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The POSIX Standard - Perl

Over the course of the next few pages, I will introduce you to one of the more interesting modules in the Perl pantheon, the Getopt::Long.pm module. This module provides a simple API to parse options passed to your Perl scripts at the command line and convert them into Perl scalars or arrays.

  1. Processing Command Line Options with PERL
  2. The POSIX Standard
  3. Down To Work
  4. GetOptions() Function
  5. Half-Life
  6. Getopt::Long.pm
  7. Opting In
  8. Negative Reinforcement
  9. Hashing It Up
By: icarus, (c) Melonfire
Rating: starstarstarstarstar / 58
March 31, 2004

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Under the POSIX standard, it's also possible to use longer, more readable command-line options, preceded with a double dash, as in the
following example:

$ ls --color

The Getopt::Long.pm module provides an API for Perl developers to capture these long command-line options, and act on them within the business logic of the Perl script. This API is pretty advanced: it ignores case differences in option names, can resolve abbreviated option names to their longer counterparts (so long as they are unique), and  recognizes both single- and double-dashes as option prefixes. For purists and those who are tasked with porting legacy applications, the module also supports the older, single-character form of command-line options (but only if they belong to the alphabetic set).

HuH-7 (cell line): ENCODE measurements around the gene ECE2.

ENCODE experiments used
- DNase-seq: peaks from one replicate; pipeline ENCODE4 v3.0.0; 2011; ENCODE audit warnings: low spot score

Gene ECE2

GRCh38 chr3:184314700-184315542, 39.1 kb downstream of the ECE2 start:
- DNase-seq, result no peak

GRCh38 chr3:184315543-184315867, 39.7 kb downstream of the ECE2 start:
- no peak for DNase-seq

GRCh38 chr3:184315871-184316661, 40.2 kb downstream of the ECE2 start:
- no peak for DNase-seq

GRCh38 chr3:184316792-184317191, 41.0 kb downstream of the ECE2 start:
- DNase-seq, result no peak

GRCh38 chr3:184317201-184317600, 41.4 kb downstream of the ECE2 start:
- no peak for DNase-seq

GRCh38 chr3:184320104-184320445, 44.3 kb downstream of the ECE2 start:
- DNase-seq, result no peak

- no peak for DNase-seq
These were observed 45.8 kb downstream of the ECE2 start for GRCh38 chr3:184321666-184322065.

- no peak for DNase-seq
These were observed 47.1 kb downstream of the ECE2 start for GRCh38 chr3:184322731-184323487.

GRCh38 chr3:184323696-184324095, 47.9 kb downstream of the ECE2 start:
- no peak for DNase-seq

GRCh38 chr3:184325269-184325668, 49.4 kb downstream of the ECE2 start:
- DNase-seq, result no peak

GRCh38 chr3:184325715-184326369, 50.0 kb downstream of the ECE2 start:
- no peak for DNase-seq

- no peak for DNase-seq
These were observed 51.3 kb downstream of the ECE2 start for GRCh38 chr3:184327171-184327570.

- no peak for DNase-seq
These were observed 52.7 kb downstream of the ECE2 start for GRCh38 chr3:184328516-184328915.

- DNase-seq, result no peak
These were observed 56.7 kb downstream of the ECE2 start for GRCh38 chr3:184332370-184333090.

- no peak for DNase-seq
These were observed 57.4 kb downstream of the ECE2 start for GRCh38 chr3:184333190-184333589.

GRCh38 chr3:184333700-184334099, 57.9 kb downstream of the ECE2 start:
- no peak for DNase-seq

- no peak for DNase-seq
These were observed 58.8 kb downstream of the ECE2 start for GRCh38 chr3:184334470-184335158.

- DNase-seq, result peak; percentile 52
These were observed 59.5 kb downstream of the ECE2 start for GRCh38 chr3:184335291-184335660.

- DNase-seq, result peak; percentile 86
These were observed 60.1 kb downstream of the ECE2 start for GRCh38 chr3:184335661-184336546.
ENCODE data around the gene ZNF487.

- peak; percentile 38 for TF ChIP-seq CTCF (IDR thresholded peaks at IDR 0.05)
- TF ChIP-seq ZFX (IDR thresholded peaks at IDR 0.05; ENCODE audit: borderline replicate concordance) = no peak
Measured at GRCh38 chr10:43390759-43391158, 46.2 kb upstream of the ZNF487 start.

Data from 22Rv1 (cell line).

There is one primary function in the Getopt::Long.pm module-GetOptions(), and it serves as the main control point for you to access the options passed to the program. You can use this to

  • read command-line options into Perl scalars, arrays or hashes,
  • create user-defined subroutines to handle specific options,
  • separate option "bundles" into individual units,
  • and configure the behaviour of the module.

More on some of these as we proceed through this tutorial.

Getopt::Long.pm is written in the best traditions of object-oriented programming, fondly known as OOP. If you're a fan of OOP, you can create a Getopt::Long object, which has its own methods and properties, and use standard OO syntax to access its functions, extend it, sub-class it, derive new hybrids from it--all kinds of good stuff, basically. In case you don't know what OOP is, you're probably not impressed. Good for you!

>>> More Perl Programming Articles          >>> More By icarus, (c) Melonfire

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